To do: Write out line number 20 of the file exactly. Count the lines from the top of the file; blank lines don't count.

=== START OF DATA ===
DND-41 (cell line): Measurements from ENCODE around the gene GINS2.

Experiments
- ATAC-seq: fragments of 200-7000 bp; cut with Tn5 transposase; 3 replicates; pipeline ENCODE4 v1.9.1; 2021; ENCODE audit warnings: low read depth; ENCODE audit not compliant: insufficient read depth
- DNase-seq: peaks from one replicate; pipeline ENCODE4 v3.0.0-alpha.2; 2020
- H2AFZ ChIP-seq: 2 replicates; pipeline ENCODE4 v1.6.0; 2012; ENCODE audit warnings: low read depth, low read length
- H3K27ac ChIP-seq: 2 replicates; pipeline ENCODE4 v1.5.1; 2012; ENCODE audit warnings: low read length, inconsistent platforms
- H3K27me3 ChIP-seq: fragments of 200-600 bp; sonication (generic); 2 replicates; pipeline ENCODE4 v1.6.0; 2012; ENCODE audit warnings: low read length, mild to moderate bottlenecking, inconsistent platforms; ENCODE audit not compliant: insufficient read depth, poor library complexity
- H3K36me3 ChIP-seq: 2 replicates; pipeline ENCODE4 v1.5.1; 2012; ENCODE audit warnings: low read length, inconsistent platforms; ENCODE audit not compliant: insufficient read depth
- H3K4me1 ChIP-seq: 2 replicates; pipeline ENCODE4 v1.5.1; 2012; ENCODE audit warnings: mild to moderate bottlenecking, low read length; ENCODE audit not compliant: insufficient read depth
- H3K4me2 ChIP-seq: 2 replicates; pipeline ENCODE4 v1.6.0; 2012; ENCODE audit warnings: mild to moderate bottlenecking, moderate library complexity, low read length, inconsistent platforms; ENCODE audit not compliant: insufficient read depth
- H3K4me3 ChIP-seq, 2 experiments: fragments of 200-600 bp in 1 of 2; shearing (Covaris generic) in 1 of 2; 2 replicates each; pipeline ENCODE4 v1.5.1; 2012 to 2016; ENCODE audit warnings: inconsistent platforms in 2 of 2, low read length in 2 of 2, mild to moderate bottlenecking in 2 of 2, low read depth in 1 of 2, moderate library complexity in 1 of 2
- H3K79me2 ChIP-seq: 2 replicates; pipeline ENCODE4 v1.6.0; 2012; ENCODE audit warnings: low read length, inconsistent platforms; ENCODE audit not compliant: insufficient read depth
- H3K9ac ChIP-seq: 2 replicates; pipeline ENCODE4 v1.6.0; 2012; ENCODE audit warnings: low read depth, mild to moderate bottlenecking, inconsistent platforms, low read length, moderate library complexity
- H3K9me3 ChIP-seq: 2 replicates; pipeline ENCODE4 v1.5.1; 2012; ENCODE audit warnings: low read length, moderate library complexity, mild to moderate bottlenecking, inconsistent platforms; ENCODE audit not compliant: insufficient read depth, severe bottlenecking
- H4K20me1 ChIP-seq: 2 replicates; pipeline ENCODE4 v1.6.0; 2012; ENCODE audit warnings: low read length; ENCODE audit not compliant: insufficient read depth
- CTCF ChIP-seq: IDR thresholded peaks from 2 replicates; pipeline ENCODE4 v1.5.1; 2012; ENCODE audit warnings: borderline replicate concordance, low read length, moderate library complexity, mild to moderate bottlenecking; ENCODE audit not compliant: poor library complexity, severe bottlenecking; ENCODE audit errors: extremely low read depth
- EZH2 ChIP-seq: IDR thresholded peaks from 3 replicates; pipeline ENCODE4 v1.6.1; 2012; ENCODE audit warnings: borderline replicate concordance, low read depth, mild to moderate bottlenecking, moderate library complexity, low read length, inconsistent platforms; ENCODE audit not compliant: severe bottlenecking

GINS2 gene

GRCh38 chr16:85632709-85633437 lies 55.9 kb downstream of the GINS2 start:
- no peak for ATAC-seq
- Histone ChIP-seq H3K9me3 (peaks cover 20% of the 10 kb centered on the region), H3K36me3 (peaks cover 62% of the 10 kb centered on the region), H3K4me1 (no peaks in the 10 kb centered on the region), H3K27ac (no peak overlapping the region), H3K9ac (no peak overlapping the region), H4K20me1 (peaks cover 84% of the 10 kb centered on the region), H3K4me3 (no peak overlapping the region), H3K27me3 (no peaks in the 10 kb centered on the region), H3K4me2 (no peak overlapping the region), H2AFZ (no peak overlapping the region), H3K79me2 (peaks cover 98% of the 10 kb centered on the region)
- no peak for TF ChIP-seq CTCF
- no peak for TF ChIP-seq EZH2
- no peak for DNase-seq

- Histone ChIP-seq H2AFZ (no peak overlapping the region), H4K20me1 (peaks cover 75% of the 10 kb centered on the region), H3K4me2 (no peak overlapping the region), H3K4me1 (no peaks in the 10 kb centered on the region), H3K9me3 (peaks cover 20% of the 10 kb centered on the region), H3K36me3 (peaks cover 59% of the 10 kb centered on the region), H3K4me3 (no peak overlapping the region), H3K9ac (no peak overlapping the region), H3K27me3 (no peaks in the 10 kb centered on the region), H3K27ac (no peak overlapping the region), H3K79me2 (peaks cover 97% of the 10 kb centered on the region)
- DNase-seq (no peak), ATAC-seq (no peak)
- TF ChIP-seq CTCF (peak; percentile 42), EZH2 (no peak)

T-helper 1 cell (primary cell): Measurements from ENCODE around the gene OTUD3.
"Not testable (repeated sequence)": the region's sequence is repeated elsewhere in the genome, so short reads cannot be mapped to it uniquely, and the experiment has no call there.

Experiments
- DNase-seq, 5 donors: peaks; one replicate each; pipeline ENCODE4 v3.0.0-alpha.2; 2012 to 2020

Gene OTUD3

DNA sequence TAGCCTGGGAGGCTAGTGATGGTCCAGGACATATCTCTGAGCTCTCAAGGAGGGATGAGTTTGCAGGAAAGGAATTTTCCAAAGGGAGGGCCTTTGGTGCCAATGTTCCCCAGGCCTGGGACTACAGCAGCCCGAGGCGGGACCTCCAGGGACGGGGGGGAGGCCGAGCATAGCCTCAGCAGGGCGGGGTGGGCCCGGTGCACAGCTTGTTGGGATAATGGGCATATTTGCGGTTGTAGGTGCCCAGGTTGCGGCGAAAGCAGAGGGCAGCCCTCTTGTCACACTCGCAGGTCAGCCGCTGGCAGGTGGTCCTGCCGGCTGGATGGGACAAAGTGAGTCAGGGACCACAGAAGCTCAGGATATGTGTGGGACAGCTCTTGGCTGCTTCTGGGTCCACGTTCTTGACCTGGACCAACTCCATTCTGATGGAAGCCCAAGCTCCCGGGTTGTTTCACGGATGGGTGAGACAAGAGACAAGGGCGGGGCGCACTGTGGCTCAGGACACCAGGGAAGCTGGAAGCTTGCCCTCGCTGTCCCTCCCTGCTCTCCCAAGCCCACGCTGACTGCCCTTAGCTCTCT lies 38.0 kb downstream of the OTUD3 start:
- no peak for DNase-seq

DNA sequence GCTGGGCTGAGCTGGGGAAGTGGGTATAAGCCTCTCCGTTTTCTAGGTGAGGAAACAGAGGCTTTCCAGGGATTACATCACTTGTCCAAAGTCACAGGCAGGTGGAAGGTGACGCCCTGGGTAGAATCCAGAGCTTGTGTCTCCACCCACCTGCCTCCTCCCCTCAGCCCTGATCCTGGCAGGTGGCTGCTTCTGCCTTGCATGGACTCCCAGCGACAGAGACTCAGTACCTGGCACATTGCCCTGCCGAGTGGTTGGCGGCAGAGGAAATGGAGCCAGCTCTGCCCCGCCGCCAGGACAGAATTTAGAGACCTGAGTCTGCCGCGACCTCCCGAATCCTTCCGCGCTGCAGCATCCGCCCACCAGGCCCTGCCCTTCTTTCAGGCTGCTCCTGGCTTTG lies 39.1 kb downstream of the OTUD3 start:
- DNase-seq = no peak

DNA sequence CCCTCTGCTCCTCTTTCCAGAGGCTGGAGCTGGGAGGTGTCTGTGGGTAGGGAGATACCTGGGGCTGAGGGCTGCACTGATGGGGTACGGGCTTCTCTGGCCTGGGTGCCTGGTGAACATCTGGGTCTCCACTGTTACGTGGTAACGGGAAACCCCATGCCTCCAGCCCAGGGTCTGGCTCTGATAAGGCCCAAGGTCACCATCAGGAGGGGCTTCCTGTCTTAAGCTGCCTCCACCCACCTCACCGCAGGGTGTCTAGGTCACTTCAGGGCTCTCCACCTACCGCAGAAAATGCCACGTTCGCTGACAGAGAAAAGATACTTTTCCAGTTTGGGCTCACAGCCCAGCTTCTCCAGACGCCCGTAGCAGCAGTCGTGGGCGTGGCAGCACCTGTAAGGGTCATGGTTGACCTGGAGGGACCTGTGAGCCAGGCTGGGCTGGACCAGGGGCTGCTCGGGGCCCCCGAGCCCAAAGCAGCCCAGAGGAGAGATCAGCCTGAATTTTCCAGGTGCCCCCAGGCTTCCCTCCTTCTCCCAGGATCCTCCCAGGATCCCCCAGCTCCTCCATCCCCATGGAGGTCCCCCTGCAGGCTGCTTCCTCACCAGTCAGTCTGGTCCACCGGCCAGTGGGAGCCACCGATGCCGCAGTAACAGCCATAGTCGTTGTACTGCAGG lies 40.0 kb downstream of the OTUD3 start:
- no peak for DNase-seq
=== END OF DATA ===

- no peak for ATAC-seq